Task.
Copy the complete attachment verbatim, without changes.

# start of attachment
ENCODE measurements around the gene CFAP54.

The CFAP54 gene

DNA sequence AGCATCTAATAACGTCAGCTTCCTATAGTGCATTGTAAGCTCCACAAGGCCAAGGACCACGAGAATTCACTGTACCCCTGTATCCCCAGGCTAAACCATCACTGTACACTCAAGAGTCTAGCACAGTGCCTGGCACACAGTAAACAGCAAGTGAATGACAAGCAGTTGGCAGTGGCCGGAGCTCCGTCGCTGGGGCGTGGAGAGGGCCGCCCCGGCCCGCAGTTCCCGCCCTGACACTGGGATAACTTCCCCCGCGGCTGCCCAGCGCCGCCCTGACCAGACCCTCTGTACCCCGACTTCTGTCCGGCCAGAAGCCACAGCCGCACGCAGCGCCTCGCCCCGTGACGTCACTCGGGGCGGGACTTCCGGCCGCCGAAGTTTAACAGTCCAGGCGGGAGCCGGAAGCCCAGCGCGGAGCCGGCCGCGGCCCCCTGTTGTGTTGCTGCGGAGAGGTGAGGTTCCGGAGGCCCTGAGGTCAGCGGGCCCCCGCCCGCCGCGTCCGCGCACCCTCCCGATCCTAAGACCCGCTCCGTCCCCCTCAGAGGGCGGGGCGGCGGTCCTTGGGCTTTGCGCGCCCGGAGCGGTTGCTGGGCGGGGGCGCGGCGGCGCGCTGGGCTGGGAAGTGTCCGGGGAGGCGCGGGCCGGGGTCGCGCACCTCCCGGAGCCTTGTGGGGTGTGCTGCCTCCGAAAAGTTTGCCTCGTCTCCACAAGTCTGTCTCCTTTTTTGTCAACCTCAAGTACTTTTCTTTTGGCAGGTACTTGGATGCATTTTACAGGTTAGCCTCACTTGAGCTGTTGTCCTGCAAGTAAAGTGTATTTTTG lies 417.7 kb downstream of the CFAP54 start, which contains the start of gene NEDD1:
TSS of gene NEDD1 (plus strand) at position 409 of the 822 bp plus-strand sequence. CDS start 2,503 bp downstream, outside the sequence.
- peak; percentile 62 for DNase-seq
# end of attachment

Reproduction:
ENCODE measurements around the gene CFAP54.

The CFAP54 gene

DNA sequence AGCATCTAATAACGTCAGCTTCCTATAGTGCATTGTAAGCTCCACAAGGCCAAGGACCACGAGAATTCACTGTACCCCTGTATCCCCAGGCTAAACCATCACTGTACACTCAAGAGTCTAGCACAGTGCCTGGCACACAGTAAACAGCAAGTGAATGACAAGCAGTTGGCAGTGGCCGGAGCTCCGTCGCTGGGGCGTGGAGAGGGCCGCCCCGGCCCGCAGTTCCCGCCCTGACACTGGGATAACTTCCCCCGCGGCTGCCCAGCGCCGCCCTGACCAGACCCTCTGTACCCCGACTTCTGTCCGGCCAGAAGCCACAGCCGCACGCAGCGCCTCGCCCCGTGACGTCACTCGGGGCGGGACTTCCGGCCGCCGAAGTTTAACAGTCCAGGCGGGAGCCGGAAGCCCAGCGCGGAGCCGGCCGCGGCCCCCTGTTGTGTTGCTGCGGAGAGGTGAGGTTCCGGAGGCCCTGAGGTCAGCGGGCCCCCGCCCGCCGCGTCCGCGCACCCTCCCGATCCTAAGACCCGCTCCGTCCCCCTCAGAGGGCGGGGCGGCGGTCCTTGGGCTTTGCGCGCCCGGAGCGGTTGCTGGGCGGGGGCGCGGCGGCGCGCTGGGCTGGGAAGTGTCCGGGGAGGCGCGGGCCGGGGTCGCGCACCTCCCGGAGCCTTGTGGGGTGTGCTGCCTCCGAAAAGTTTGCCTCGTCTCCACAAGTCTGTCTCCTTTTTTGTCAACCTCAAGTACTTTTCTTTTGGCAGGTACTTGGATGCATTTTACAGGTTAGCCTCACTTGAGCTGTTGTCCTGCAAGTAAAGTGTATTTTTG lies 417.7 kb downstream of the CFAP54 start, which contains the start of gene NEDD1:
TSS of gene NEDD1 (plus strand) at position 409 of the 822 bp plus-strand sequence. CDS start 2,503 bp downstream, outside the sequence.
- peak; percentile 62 for DNase-seq